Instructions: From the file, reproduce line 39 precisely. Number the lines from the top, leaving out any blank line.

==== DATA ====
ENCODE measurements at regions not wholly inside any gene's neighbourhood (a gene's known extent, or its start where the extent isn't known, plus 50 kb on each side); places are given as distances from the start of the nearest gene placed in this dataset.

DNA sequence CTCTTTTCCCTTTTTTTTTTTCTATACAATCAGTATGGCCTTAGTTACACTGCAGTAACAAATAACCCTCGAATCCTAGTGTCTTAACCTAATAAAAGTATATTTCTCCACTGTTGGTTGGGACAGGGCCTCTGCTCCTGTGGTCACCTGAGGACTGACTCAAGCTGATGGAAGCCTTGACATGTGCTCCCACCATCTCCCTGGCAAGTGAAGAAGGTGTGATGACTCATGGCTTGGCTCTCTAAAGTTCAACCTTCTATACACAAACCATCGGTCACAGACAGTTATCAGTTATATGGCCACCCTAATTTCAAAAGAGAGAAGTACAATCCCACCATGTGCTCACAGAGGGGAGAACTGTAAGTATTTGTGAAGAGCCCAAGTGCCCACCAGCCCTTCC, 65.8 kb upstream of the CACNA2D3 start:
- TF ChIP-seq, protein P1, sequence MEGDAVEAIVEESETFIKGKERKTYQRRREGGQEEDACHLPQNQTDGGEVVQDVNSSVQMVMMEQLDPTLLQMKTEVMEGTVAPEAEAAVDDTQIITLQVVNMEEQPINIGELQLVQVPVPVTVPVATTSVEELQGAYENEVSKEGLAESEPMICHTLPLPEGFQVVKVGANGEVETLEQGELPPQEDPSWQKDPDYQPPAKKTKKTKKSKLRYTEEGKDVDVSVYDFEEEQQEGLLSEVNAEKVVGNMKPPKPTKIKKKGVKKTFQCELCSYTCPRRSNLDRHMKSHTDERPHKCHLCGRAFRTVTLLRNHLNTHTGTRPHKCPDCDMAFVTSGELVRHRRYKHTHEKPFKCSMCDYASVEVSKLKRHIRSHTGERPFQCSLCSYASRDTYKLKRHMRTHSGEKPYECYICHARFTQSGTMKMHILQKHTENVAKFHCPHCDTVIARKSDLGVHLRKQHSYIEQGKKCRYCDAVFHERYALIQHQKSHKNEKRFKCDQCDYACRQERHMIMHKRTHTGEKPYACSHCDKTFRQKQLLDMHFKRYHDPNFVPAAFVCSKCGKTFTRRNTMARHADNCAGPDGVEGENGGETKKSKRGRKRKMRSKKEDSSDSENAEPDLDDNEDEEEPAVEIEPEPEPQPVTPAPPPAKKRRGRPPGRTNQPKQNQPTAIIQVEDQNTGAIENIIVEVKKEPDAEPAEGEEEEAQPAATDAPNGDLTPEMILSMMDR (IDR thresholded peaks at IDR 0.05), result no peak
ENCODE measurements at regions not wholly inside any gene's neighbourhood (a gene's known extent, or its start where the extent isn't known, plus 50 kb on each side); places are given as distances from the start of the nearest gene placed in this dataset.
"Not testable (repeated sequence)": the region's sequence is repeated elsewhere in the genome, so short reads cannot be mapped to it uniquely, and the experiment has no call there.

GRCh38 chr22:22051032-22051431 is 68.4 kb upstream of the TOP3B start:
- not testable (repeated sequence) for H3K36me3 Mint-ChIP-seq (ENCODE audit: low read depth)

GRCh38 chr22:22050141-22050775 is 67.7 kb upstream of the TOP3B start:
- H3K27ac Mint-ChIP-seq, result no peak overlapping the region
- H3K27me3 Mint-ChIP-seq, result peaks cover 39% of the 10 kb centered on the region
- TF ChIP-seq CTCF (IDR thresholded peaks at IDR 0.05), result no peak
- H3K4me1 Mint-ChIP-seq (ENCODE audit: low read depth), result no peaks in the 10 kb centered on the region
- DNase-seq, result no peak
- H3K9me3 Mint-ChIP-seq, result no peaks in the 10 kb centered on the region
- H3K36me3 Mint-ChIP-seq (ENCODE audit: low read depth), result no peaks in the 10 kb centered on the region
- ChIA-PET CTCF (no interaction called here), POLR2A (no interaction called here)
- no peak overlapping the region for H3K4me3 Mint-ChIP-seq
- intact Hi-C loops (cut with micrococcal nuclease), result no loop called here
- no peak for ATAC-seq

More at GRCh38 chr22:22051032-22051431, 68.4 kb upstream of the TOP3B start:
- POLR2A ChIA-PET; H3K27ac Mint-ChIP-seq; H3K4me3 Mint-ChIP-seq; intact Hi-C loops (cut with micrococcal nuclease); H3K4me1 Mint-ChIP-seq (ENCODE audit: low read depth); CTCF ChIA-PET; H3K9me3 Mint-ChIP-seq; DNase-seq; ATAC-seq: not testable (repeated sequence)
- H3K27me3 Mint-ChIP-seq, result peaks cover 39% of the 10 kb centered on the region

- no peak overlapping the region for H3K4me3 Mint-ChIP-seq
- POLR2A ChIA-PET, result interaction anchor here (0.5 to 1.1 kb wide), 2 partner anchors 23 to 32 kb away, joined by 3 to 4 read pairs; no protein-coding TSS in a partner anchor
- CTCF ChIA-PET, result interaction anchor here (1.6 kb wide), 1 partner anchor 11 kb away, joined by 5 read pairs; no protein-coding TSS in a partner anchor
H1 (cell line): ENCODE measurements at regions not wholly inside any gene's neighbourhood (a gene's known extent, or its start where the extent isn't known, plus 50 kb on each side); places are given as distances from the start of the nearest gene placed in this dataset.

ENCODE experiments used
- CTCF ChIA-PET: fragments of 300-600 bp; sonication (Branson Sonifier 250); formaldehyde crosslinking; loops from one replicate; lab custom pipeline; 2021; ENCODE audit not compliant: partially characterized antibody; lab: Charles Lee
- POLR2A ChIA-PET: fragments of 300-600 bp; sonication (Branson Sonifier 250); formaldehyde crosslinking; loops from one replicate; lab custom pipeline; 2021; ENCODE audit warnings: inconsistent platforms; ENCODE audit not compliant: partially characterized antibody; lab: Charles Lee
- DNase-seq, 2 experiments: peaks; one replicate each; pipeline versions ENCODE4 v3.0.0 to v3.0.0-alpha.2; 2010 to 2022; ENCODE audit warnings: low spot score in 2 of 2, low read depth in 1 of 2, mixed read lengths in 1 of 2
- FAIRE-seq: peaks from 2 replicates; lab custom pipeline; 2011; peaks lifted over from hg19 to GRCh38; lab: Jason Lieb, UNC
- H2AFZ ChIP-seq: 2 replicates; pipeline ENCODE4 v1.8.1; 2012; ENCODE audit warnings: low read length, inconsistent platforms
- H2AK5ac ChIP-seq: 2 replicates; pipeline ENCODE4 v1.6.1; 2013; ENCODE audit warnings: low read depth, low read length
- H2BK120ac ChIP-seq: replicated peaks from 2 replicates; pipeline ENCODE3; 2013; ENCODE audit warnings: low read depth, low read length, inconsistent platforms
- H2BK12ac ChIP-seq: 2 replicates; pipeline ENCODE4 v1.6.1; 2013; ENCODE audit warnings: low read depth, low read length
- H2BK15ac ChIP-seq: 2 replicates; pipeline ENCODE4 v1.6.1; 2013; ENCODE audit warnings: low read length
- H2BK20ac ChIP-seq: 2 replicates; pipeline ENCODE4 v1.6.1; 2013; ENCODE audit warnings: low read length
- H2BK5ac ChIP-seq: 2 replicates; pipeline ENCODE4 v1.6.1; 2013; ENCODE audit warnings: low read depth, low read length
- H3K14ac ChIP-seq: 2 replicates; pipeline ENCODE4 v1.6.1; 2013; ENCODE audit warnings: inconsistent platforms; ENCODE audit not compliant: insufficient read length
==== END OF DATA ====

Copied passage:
- H3K14ac ChIP-seq: 2 replicates; pipeline ENCODE4 v1.6.1; 2013; ENCODE audit warnings: inconsistent platforms; ENCODE audit not compliant: insufficient read length